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29 teachers get layoff notices from D65

The Evanston/Skokie District 65 School Board voted tonight to send layoff notices to 29 teachers as the district struggles to deal with a potential budget deficit for next year estimated at up to $5.8 million.

The Evanston/Skokie District 65 School Board voted tonight to send layoff notices to 29 teachers as the district struggles to deal with a potential budget deficit for next year estimated at up to $5.8 million.

The layoffs would represent about 4.5 percent of the system’s instructional workforce of 650 people. The projected deficit — primarily the result of expected cutbacks in state funding — amounts to as much as 6 percent of the district’s current-year operating budget of $95.4 million.

Despite a six percent spending increase by the district this year, School Superintendent Hardy Murphy said the district has managed its spending well and has not raised the tax burden on the community or compromised its operations.

But the projected cutbacks in state funding left the district with no choice, Murphy said, but to give the teachers the state-mandated advance notice of their expected termination.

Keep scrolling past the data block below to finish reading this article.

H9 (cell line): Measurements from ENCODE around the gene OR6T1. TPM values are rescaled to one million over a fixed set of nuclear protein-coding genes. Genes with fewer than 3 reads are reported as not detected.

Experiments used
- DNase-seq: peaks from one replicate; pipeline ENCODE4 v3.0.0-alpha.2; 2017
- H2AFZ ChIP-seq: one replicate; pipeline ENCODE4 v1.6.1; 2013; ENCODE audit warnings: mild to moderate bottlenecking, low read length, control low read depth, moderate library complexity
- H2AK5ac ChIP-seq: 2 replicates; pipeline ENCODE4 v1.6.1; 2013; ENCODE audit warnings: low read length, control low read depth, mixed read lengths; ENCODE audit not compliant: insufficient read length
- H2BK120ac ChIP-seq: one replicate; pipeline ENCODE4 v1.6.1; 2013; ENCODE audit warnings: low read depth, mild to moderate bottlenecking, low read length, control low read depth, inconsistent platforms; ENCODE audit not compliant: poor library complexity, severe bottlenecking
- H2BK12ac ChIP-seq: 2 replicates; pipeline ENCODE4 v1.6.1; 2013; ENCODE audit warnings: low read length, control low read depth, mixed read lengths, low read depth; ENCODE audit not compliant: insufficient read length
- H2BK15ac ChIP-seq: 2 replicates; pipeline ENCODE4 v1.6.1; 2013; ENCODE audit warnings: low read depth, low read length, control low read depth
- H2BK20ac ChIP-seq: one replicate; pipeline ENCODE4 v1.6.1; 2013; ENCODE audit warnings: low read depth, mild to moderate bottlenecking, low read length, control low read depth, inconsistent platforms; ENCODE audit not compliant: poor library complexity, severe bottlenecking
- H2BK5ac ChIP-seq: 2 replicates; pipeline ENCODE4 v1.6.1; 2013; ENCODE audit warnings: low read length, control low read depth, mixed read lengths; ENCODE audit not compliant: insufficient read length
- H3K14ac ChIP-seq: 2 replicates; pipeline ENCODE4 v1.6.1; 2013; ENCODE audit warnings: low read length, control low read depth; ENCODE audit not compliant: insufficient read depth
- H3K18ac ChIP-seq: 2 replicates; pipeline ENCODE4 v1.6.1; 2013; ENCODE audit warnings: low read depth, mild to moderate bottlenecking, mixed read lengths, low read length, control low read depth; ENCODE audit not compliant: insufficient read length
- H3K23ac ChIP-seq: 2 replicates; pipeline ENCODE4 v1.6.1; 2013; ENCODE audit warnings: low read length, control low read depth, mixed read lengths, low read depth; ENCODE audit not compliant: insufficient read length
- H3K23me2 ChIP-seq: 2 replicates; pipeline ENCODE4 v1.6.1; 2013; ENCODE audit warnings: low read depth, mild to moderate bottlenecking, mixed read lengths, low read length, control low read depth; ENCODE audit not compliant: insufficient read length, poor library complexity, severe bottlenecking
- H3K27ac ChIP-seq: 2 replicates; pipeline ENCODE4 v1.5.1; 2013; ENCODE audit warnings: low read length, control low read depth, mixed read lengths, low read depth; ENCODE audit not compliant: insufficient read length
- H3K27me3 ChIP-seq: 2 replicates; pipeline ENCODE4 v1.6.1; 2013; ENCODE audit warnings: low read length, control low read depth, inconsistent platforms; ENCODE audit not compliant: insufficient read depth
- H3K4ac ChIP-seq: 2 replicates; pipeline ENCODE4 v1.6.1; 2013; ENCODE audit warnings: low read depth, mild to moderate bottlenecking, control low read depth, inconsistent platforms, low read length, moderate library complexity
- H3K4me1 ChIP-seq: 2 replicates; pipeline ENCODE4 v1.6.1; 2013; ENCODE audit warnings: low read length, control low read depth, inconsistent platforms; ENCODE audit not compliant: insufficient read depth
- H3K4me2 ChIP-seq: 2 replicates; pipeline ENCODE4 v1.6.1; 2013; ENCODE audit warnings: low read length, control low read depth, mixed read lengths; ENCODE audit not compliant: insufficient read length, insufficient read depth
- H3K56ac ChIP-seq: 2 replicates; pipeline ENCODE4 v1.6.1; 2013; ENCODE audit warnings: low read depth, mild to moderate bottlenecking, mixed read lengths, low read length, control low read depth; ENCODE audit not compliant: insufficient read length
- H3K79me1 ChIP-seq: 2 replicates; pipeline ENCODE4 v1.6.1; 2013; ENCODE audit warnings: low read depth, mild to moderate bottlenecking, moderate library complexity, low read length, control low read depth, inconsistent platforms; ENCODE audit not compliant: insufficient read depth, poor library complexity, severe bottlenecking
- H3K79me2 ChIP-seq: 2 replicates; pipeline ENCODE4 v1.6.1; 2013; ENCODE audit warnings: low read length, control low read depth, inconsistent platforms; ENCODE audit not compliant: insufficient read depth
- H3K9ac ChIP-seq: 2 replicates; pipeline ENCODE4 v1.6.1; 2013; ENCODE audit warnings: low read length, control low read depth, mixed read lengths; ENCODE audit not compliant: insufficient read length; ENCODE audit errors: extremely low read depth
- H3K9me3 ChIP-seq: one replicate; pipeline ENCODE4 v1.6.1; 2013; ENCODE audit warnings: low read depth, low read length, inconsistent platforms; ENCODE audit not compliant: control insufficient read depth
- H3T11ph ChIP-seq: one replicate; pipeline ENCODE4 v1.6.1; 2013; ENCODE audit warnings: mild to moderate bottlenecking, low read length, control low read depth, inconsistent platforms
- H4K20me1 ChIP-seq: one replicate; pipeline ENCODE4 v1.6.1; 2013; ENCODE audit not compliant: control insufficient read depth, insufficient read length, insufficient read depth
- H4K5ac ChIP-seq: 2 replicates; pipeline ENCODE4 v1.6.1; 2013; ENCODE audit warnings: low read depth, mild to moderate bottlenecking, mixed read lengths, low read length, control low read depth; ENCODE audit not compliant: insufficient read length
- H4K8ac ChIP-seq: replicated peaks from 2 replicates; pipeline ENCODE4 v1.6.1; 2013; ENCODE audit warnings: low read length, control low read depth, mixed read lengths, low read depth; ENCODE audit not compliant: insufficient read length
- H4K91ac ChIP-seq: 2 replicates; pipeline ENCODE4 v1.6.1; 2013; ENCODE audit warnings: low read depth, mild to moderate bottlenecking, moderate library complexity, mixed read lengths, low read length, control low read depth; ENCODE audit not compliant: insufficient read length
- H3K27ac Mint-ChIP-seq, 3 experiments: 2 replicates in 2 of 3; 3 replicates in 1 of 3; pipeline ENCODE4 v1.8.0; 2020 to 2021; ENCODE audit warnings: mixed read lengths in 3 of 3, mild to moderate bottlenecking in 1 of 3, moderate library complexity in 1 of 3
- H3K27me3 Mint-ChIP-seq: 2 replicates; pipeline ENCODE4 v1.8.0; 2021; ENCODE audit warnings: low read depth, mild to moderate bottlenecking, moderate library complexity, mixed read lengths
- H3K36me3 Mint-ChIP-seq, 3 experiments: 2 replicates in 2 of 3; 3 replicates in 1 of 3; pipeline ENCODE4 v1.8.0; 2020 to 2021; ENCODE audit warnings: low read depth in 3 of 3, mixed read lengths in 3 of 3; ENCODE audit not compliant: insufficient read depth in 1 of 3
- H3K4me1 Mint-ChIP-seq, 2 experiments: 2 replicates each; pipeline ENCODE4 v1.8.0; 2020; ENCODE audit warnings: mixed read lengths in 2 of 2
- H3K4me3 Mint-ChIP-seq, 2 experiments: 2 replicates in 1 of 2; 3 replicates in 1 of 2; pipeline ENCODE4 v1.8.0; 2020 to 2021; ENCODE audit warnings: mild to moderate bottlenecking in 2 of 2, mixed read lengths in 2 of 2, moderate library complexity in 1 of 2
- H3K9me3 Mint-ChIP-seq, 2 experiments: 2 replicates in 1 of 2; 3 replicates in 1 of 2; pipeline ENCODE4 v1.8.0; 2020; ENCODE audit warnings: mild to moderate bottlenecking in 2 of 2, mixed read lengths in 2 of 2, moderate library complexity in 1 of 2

"There’s no solace to be found in this decision," Murphy said, "These are people we care about who are part of the District 65 family."

Murphy said the reductions here are much smaller than in other districts across the state, with estimates that he said range from 9 percent to as many as 22 percent of teachers being laid off in some districts.

Jean Luft, president of the teachers union, the District 65 Educators Council, said up to 17,000 teachers statewide may get pink slips because of the lack of state funding.

"The nation has bailed out banks, stockbrokers and car companies, but not schools," Luft said, urging residents to attend the Illinois Education Association’s lobbying day in Springfield April 21 to seek restoration of school funding from the legislature.

The district’s finance director, Mary Brown, said estimates of the district deficit’s size now range from $2.7 million to $5.8 million as various plans are floated in Springfield for dealing with the state’s budget crisis.

The board is scheduled to adopt a tentative budget in June and a final budget in September.

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